Southeast Asia targets terrorism
KUALA LUMPUR, Malaysia -- Closing a meeting on terrorism, Southeast Asian nations vowed to work closer together to deal with terror threats and to align internal anti-terror laws.
Many states of the Association of South East Asian Nations (ASEAN) have been struggling to lose the image as a haven for militancy following evidence of links to terror networks that have emerged since the September 11 attacks in the United States.
Bogging down any moves to combat suspected militants operating in the region have been disagreements over the definition of terrorism.
But during the two-day meet in Kuala Lumpur, the 10 ASEAN members agreed to disagree on what constitutes terrorism, instead focusing on forming a united anti-terror front and pledging to set up the strongest regional security framework agreement to date.
Under the plans, the nations will create agreements to introduce national anti-terror laws to govern the arrest, investigation, prosecution and extradition of suspects. Each nation would recognize and respect the other nations' laws, officials said.
The proposal will also include the exchange of intelligence information and the establishment of joint training programs such as bomb detection and airport security.
In their final statement, the ministers said there was "an urgency for a cohesive and united approach to effectively combat terrorism," the Associated Press news agency reported.
That urgency has been sparked by a noticeable rise in the threat of terrorism in Southeast Asia since September 11.
Bomb attacks have taken place recently in the Philippines, Thailand and Indonesia while alleged militants with suspected ties to Osama bin Laden's al Qaeda network have been arrested in Singapore and Malaysia -- sparking fears that the region has become an operational base for terrorist organizations.
The United States -- currently involved in war games in the Philippines against Abu Sayyaf guerrillas and also in joint military exercises in Thailand with Thai and Singaporean forces -- has vowed to crush al Qaeda terrorist cells in Southeast Asia.
U.S. military chief General Richard Myers said last month that al Qaeda had a presence in several countries in the region and "needs to be destroyed, wherever they are."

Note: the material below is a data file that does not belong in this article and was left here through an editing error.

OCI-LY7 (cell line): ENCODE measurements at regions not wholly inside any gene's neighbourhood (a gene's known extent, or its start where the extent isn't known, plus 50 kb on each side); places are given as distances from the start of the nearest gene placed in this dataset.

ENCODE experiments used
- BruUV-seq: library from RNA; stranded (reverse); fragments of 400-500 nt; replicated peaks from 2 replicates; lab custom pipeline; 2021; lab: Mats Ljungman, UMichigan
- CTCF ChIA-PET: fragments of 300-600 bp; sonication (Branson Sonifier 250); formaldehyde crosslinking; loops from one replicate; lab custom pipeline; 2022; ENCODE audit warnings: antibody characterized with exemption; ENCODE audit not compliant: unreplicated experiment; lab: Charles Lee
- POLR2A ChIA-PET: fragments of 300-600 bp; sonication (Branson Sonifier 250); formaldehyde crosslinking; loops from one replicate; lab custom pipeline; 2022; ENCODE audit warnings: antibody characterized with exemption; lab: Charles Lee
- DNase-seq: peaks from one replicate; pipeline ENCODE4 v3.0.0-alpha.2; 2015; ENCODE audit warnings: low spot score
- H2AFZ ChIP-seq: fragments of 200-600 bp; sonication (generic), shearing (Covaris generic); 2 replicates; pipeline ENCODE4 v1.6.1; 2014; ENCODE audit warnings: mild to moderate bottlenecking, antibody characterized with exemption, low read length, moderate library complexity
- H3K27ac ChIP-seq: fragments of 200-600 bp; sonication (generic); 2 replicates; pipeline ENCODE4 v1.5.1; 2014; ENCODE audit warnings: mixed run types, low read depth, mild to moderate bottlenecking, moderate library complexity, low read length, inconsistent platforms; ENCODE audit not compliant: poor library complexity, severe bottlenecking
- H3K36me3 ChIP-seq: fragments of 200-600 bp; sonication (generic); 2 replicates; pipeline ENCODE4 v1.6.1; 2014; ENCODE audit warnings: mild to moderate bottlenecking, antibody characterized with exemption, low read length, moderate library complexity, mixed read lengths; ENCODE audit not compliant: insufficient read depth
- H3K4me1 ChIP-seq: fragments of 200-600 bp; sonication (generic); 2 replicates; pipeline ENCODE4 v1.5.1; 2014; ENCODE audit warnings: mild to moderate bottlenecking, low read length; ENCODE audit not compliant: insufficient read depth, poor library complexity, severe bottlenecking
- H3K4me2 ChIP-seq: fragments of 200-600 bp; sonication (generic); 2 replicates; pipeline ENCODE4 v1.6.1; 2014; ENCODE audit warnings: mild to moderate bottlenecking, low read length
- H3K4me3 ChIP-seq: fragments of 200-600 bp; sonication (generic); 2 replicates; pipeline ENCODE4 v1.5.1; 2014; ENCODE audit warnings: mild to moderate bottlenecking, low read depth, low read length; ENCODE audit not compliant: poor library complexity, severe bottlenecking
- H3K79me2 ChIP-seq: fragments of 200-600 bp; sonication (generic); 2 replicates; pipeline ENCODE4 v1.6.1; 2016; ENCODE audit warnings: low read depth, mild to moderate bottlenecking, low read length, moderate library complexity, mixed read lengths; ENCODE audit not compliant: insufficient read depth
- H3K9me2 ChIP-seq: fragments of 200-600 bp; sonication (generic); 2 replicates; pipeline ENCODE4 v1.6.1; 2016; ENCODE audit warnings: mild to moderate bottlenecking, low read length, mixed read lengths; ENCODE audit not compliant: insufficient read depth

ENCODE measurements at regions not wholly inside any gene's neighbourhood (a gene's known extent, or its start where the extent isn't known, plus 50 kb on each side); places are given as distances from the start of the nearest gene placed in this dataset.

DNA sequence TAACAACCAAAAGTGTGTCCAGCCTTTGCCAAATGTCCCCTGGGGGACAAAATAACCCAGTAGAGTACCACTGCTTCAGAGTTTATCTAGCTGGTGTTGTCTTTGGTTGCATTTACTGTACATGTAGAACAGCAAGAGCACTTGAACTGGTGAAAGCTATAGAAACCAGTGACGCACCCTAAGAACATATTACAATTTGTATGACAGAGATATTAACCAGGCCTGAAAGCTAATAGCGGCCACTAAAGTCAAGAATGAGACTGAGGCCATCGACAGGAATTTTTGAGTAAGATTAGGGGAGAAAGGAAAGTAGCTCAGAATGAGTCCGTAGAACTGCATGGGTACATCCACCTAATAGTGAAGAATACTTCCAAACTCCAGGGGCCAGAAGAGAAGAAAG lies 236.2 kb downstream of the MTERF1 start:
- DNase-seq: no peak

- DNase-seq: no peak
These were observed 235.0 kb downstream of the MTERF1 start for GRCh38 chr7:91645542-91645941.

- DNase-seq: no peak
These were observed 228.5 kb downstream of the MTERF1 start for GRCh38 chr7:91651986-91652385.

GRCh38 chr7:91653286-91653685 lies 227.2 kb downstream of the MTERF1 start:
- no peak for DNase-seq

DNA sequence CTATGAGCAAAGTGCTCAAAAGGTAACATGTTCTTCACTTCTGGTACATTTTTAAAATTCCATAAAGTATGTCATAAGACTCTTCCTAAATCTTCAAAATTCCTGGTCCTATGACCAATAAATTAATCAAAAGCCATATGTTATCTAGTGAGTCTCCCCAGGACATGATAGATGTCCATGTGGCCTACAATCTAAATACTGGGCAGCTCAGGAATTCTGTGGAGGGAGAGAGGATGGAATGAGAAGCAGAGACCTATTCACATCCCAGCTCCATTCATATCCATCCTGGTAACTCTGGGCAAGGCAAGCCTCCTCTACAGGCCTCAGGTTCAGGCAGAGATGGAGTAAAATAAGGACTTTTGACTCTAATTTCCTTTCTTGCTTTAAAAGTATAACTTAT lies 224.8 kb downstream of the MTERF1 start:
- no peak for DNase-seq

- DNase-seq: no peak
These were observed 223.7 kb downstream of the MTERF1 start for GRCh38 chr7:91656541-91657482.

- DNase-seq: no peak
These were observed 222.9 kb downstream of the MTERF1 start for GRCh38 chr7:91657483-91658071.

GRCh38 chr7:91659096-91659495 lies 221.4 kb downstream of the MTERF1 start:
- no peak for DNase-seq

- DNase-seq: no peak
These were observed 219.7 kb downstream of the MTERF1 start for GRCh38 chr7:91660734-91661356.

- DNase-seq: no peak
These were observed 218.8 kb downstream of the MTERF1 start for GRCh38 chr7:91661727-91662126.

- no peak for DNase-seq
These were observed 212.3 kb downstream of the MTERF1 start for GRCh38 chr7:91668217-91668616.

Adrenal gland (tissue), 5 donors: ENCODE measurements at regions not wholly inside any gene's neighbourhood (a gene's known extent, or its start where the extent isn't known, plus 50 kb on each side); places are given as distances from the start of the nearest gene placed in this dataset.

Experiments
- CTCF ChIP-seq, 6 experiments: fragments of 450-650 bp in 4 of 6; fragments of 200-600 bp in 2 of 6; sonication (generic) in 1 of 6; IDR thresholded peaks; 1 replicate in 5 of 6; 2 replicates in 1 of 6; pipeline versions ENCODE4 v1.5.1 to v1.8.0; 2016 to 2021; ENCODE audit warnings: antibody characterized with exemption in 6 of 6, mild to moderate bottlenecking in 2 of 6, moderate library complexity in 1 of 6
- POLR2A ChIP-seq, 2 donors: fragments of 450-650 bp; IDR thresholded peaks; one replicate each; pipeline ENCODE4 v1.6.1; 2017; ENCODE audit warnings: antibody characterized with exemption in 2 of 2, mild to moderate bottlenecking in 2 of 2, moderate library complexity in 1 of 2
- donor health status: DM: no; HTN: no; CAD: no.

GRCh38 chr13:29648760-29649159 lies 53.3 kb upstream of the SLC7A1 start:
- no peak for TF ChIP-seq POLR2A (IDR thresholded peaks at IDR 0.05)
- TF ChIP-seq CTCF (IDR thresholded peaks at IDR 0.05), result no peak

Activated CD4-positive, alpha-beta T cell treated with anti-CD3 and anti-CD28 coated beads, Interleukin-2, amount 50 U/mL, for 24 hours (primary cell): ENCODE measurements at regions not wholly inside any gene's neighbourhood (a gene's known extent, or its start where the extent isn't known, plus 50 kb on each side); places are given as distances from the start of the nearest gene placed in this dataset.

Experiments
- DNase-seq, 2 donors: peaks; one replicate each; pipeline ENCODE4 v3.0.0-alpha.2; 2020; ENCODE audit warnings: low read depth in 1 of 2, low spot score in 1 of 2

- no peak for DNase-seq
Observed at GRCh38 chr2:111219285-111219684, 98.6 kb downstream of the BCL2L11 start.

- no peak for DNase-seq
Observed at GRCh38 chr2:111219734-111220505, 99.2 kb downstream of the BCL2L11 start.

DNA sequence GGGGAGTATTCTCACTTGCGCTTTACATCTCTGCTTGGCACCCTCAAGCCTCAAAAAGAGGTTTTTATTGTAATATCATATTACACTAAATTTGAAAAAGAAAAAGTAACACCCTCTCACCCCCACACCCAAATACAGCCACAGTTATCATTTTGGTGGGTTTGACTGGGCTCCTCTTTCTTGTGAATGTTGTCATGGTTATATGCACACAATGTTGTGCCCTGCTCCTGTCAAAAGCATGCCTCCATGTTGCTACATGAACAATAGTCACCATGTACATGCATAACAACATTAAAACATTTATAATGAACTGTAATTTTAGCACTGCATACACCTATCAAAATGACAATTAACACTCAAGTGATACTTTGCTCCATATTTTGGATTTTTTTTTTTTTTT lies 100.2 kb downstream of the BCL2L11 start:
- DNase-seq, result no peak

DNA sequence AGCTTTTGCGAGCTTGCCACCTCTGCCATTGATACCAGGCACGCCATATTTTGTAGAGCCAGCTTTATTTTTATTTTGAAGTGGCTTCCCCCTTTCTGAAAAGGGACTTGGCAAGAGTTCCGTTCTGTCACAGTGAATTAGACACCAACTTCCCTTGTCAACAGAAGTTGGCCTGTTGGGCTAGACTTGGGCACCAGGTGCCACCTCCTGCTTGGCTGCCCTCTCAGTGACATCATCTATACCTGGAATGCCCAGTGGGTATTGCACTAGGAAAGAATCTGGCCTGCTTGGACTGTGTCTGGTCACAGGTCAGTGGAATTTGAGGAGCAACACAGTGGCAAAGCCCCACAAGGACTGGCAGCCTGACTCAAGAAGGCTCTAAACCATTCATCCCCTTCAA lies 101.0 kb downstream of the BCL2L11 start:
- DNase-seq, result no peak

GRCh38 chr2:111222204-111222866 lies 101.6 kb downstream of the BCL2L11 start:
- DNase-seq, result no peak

Despite commitments from nations to crack down on terrorism and those associated with it, the drafting of anti-terror laws has been hampered by the lack of a definition of "terrorism."
The main sticking point has been the search for a fair description of terrorism that does not automatically equate Islam with terrorism.
Though militancy among Southeast Asian Muslim militants has come under scrutiny in the wake of September 11, many nations have been cautious of a broad sweeping link between Islam and terrorist activities.
The region is home to the most populous Islamic nation in the world, Indonesia. Some high-ranking officials in Indonesia have expressed that terrorism should not be linked with Islam. A nation of over 200 million, Indonesia is recovering from years of economic, political and social turmoil.
Some nations have criticized Indonesia for failing to take significant action against terror suspects, particularly Singapore which claims that network ringleaders are based there. However, analysts say such moves may incite a popular backlash against the government.
Malaysia and the Philippines -- who have the region's next two largest Muslim populations – joined Indonesia in signing an accord last month to crush terrorism by sharing information and carrying out joint-anti terror operations.
Thailand and Myanmar are also expected to join the pact while Singapore has stated it is prepared to work closer with its neighbors.
ASEAN groups Brunei, Cambodia, Indonesia, Laos, Malaysia, Myanmar, the Philippines, Singapore, Thailand, and Vietnam.
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